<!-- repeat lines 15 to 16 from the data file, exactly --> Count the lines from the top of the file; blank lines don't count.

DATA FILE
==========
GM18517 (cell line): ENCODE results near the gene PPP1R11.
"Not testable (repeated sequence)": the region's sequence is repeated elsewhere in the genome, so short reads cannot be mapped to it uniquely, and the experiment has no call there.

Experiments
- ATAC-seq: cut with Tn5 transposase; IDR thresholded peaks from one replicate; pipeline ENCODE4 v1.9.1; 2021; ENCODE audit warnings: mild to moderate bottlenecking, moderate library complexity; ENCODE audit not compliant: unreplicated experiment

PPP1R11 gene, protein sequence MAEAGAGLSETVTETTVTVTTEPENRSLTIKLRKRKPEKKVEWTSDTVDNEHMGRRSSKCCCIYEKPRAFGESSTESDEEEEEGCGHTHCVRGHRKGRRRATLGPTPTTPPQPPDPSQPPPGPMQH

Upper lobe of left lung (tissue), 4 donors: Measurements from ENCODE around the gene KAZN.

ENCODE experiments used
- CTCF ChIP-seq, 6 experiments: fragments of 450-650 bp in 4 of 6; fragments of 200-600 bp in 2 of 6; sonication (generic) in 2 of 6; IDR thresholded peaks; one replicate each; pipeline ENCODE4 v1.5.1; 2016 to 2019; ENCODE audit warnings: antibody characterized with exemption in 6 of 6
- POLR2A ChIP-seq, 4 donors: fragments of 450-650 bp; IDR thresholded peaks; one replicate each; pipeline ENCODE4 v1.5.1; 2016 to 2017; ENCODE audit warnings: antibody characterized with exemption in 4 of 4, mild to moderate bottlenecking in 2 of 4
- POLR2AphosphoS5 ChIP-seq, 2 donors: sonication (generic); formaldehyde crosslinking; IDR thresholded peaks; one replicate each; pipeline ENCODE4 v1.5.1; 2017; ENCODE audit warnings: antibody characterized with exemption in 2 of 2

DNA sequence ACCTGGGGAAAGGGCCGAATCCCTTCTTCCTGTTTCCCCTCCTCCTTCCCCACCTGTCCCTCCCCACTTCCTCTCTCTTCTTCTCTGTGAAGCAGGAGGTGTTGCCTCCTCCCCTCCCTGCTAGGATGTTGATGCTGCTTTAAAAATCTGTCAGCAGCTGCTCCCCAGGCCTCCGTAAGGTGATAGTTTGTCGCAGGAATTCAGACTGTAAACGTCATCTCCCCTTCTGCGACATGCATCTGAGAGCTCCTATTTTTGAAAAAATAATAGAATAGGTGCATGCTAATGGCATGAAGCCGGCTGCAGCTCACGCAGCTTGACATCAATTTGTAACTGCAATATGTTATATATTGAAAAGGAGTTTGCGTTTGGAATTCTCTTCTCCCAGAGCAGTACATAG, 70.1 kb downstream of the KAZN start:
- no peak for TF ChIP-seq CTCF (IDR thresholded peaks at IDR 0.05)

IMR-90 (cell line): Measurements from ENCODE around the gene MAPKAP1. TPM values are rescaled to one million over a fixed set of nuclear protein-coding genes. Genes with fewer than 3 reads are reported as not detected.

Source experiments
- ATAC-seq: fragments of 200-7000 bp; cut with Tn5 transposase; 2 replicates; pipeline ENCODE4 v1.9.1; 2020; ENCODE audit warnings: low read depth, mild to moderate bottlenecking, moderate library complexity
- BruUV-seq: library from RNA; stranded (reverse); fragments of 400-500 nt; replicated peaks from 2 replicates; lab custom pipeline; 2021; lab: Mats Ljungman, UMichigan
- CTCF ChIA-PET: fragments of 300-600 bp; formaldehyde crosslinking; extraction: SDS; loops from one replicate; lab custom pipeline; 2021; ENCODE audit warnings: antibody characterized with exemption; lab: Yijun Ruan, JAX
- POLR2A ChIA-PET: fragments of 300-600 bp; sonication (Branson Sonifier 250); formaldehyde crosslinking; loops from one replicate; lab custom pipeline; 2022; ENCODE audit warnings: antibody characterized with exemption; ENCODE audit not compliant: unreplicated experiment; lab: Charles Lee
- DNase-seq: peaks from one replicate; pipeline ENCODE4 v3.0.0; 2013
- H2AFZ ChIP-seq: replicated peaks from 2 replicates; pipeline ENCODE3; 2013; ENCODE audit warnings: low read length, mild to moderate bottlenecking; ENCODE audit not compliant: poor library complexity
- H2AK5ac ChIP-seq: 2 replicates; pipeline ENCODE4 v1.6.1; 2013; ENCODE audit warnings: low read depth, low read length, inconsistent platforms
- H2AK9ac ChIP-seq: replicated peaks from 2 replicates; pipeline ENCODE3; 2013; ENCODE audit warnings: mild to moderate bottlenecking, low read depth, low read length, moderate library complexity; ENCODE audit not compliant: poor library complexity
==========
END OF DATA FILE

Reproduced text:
- ATAC-seq: fragments of 200-7000 bp; cut with Tn5 transposase; 2 replicates; pipeline ENCODE4 v1.9.1; 2020; ENCODE audit warnings: low read depth, mild to moderate bottlenecking, moderate library complexity
- BruUV-seq: library from RNA; stranded (reverse); fragments of 400-500 nt; replicated peaks from 2 replicates; lab custom pipeline; 2021; lab: Mats Ljungman, UMichigan